Percentage of total electricity generated in Japan by power source
The Ministry of Economy, Trade and Industry (METI) announced on July 21 the draft of the new basic energy plan. The plan is to increase the ratio of renewable energy to the total amount of electricity generated in FY2030. The ratio of renewable energy The ratio of renewable energy will be increased to 36-38%, and The ratio of nuclear power will be maintained at 20-22%. Coal-fired power will still account for 19%. As coal-fired power still accounts for 19% of power generation, the amount of greenhouse gas emissions per unit of power generation will be emissions per unit of power generation is still high compared to Western European countries.
This draft of the basic plan for 2030. Many experts in this field think it is a very poor draft.
Japan has made an international pledge to reduce its carbon dioxide emissions by 46% by 2035 compared to 2013. However, it is hard to believe that this can be achieved five years after the draft of the 2030 Basic Plan, which is completely inconsistent.
What's more Nuclear power will account for 20-22% of total power generation. It is also unrealistic to expect that nuclear power will account for 20-22% of total power generation. Even if we operate the remaining reactors at full capacity I doubt if we can reach this level even if we operate the remaining reactors at full capacity.
The operation period of nuclear reactors is set at 40 years, and by 2030, the amount of electricity generated will be about half of the current level. I think it will be difficult to generate 36-38% of the total amount of electricity from renewable energy.
In the case of Japan, it would be impossible to increase the amount of power generation all at once, because we can't take the style of Denmark, where household garbage is burned and used as renewable energy.
Furthermore, Japan's oceans are not suitable for wind power generation because of their sudden depth, and to achieve the goal of solar power generation, we would have to cover the whole country with solar panels.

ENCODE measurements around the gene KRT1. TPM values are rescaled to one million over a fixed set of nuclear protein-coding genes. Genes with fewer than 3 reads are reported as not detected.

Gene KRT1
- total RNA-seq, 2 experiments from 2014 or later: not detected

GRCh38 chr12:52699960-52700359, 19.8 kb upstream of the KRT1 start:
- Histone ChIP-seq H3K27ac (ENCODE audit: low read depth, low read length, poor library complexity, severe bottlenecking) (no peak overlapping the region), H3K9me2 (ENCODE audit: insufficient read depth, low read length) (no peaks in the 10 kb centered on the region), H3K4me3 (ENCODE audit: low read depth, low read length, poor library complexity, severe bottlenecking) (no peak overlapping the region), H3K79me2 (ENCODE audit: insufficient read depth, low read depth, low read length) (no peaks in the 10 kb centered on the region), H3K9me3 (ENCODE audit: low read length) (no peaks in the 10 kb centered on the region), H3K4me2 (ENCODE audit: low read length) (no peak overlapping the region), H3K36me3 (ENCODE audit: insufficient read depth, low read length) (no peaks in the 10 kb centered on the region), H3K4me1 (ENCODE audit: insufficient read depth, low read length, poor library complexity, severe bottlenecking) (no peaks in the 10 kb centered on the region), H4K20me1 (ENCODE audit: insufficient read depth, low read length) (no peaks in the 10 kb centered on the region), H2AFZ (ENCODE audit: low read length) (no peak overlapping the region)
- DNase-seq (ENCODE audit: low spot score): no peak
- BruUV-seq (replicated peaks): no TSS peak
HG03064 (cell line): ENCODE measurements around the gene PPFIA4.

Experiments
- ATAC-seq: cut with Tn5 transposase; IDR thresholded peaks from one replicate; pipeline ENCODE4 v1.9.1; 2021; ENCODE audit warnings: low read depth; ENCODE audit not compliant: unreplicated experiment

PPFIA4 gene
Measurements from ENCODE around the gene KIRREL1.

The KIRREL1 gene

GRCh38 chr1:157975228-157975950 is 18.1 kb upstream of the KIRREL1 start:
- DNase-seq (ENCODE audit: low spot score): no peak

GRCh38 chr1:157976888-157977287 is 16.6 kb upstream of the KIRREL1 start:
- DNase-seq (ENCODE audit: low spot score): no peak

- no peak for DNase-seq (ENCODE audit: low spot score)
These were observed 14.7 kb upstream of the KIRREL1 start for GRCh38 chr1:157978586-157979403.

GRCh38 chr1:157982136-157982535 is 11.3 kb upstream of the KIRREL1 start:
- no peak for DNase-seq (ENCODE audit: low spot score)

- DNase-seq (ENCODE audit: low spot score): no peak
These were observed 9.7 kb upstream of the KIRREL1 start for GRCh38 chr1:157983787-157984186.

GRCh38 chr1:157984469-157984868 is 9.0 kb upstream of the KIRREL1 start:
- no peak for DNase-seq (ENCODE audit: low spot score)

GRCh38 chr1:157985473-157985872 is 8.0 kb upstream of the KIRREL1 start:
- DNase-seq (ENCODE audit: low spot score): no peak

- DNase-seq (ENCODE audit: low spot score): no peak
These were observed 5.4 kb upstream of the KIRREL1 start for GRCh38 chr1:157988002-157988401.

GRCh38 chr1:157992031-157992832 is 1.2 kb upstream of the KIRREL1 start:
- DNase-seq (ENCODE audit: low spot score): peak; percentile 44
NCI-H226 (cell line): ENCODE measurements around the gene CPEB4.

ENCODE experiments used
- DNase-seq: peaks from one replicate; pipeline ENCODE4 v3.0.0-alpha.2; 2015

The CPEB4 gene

The barrier to geothermal power is the ridiculous 10-year approval process.
In light of the current situation, the draft of the basic plan is not at all convincing. Looking at the trends in the composition of power generation by power source in Japan (see the chart), the percentage of nuclear power has been close to zero since the Fukushima Daiichi nuclear accident, with coal, oil, and LNG providing the rest. The share of hydropower has remained constant, and the share of new energy has increased slightly, but it is still a small percentage.
I have to say that it will be difficult to reduce carbon dioxide emissions by 46% by 2035 compared to fiscal 2013, or even to have renewable energy account for 36-38% of total power generation, as set forth in the current draft of the Basic Plan.
Scandinavian countries have been dealing with environmental issues for a long time, and the foundation for generating power from renewable energy sources is completely different from that of Japan. For example, in Denmark, renewable energy (electricity produced from solar and wind power) will account for more than 50% of electricity consumption in 2020. They also collect urban waste and other waste materials and generate bioenergy from them.
Even in Germany, which is lagging behind the efforts of Scandinavian countries, a system has been set up to encourage farmers to install windmills to generate their own power and to incorporate the surplus energy into the network. When this is not possible, the country has adopted a policy of converting the energy into hydrogen and storing it, and is taking concrete steps to utilize renewable energy.
There is a big difference between European countries and Japan in terms of their approach to environmental issues and use of renewable energy. I feel that it is the determination of politicians that makes the difference.
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